Château de Fargues, Sauternes, SHC, 2006

  Château De Fargues

Château de Fargues, Sauternes, SHC

"Tasted at the Sauternes 2006 ten-year on horizontal in Bordeaux. The 2006 de Fargues has a broody nose, piqued at being broached to young (at least for Château de Fargues). The palate is rounded up with orange zest and marmalade notes, very good weight but it feels a little muted towards the finish at the moment. That is typical of Fargues - cellar this for another ten years."

93/100 - Robert Parker's Wine Advocate, April 2016.

Contains Sulphites.

About Château De Fargues

De Fargues is located in the appellation of Sauternes.

Appellation: Sauternes

Three grape varieties are planted: Sémillon, Sauvignon Blanc, and Muscadelle. Sémillon is the principal grape, because it is especially susceptible to noble rot, Sauvignon is used for its naturally high acidity, whilst tiny proportions of the capricious Muscadelle are used for aromatic qualities. Sweet wine has been made here at least since the late 18th century. Its position is unique, close to two rivers, the broad Garonne and its small tributary, the Ciron. In autumn, the cool Ciron waters flow into the warmer tidal Garonne, evening mists develop that envelop the vineyards until late morning the following day, after the sun has burnt the mist away all that is left is moisture on trhe grapes that encourages noble rot or Botrytis cinerea. This fungus attacks grapes, causing them to shrivel, concentrating flavour sugars and acids. The wines were classified in 1855, the most prominent of which is Château Yquem, whose yields even in a vintage where noble rot is prominent, reach no more than 10 hl/ha.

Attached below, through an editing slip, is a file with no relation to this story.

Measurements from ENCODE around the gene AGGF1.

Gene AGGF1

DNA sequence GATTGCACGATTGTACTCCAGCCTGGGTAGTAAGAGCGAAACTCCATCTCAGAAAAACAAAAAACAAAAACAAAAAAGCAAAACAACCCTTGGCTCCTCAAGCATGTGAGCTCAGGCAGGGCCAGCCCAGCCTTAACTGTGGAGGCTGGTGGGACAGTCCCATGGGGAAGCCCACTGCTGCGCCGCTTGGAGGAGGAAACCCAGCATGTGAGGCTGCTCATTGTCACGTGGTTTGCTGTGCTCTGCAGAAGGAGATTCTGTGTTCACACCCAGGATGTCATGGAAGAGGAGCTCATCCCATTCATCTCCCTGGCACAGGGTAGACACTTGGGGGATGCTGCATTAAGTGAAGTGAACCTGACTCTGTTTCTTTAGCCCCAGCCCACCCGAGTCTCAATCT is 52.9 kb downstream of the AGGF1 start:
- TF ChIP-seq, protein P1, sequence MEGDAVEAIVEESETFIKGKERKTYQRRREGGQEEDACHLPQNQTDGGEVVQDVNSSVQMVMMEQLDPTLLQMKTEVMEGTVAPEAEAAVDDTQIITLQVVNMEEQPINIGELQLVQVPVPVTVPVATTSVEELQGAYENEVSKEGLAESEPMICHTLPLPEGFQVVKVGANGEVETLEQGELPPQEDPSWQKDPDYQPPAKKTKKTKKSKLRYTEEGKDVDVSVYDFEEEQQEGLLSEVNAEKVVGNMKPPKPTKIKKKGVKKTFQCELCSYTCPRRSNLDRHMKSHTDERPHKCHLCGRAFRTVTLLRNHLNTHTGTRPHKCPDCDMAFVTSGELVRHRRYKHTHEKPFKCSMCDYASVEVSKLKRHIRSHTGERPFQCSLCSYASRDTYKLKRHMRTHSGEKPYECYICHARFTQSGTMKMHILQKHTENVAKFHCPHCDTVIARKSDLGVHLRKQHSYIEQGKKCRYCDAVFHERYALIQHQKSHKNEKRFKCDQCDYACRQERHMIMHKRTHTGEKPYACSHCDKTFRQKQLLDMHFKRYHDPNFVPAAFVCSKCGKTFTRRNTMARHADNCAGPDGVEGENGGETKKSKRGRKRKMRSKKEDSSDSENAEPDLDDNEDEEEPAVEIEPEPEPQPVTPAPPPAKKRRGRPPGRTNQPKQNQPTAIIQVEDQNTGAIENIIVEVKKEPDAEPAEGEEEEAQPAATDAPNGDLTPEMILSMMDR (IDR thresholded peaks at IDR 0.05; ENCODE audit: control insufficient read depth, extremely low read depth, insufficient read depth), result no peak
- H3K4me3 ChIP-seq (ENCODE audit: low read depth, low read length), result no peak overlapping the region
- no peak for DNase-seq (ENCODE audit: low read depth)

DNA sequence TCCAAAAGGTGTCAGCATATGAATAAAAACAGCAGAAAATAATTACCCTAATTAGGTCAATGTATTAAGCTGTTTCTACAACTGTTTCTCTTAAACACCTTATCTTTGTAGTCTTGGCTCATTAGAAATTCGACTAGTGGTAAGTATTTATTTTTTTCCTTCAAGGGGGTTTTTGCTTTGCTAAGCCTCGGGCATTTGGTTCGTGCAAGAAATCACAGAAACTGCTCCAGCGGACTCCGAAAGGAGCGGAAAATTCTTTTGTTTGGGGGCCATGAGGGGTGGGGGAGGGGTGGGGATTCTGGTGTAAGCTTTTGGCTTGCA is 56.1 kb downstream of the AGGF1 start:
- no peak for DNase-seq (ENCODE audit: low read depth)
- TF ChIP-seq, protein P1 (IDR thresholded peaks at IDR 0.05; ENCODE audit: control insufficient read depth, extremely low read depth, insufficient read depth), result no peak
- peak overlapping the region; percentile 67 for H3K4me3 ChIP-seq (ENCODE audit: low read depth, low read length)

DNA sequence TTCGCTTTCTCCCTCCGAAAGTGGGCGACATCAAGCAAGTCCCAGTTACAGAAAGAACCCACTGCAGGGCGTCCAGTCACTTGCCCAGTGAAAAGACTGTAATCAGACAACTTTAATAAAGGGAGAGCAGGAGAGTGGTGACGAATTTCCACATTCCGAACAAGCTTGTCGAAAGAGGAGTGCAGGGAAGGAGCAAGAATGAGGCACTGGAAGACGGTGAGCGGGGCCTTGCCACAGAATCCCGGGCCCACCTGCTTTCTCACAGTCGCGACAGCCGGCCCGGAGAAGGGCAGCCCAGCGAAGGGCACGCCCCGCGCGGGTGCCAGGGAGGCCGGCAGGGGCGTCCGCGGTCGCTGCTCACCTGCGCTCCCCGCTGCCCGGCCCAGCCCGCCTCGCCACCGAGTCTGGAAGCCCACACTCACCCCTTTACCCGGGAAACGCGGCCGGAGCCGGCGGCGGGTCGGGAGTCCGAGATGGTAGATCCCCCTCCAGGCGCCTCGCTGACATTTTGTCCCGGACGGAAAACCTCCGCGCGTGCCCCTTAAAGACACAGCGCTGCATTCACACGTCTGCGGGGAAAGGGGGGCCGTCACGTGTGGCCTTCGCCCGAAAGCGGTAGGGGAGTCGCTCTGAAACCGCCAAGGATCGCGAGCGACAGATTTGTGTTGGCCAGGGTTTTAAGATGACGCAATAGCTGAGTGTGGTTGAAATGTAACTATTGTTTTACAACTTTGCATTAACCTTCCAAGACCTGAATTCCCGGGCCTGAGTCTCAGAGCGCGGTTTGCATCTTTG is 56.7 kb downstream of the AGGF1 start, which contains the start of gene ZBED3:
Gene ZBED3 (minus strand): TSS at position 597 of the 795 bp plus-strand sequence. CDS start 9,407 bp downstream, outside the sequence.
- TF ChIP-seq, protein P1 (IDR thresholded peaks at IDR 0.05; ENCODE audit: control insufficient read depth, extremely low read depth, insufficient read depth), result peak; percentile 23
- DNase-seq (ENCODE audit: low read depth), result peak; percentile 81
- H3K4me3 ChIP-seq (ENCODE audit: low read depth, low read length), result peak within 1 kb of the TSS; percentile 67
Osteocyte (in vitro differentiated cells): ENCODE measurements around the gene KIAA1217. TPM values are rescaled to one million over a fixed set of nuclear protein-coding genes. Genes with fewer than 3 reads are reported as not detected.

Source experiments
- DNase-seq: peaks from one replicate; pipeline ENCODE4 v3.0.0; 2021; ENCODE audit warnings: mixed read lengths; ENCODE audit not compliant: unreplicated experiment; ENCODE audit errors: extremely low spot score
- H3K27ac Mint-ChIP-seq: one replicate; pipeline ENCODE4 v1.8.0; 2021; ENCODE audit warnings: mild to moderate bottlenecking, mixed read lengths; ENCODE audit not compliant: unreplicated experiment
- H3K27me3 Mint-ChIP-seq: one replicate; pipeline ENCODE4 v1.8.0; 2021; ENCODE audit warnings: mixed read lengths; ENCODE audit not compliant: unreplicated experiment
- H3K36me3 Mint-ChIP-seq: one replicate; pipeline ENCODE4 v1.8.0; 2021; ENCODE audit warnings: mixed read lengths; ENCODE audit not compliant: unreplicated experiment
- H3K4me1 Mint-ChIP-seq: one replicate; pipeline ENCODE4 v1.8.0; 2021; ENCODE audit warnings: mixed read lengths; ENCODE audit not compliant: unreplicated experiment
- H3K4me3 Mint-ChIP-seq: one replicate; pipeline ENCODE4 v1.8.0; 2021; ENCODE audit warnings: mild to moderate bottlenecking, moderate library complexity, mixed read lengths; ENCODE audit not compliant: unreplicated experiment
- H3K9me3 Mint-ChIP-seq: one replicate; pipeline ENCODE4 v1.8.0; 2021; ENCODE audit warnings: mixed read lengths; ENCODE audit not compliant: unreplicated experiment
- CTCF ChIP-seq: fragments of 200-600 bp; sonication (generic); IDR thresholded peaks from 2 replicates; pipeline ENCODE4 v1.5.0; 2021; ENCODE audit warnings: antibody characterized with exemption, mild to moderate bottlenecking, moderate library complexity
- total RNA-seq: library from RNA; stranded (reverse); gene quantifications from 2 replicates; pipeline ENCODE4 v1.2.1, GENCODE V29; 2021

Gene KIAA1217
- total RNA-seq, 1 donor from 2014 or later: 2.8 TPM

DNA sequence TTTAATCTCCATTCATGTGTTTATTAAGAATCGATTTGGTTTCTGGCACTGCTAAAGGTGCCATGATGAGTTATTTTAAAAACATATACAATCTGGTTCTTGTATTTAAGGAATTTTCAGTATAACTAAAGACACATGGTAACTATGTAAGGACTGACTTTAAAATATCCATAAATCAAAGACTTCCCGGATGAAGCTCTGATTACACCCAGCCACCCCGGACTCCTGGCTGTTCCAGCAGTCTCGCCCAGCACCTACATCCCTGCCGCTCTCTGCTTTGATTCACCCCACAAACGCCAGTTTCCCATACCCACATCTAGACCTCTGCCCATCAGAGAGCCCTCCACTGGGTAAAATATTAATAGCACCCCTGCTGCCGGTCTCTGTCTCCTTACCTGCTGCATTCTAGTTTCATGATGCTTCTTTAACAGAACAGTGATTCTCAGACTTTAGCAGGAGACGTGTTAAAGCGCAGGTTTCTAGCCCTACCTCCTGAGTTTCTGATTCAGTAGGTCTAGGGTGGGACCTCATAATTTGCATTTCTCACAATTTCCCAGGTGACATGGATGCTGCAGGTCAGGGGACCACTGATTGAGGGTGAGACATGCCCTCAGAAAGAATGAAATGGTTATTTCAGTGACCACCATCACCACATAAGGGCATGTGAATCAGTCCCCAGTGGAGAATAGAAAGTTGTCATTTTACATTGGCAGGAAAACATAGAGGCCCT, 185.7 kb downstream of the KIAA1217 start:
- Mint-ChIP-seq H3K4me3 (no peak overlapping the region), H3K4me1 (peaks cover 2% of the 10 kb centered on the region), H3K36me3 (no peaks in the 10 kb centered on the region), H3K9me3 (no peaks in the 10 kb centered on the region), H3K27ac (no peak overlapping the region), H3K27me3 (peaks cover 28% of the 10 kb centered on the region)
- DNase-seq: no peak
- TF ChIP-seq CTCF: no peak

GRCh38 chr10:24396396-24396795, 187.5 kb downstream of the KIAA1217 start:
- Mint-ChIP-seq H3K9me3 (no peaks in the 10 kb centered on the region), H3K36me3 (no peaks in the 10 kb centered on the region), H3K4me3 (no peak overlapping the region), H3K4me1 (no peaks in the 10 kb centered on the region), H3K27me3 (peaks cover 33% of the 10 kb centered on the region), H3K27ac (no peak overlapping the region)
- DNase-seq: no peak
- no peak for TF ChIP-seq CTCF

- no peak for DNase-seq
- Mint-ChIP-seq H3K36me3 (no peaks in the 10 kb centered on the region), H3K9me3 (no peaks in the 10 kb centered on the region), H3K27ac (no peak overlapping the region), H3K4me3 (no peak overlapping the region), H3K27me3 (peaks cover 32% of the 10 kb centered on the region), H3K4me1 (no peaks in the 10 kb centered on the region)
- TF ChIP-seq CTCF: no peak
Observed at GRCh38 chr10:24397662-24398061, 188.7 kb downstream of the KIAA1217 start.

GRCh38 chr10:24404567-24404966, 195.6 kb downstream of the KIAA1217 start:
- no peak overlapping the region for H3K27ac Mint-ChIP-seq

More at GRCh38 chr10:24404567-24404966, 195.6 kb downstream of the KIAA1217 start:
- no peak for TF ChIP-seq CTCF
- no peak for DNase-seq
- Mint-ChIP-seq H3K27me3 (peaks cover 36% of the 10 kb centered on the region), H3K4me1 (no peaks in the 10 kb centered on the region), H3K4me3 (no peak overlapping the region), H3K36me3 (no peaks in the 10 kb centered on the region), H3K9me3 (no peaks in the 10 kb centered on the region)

Grape Type: Semillon

Semillon is generally blended with the aromatic Sauvignon Blanc in Bordeaux to produce the fine dry whites of Pessac-Leognan in the Graves, which are often barrel-fermented. It is at its most illustrious in the humid atmosphere of Sauternes and Barsac, where it is susceptible to Botrytis rot, which helps concentrate the fruit sugars, acids and flavours, producing some of the most luscious and long-lived sweet wines in the world. The most renowned example is Château d'Yquem, although there are a plethora of estates throughout the region whose wines come close in quality. On its own, it is responsible for some of Australia's most individual full-bodied dry whites from the hot Hunter Valley.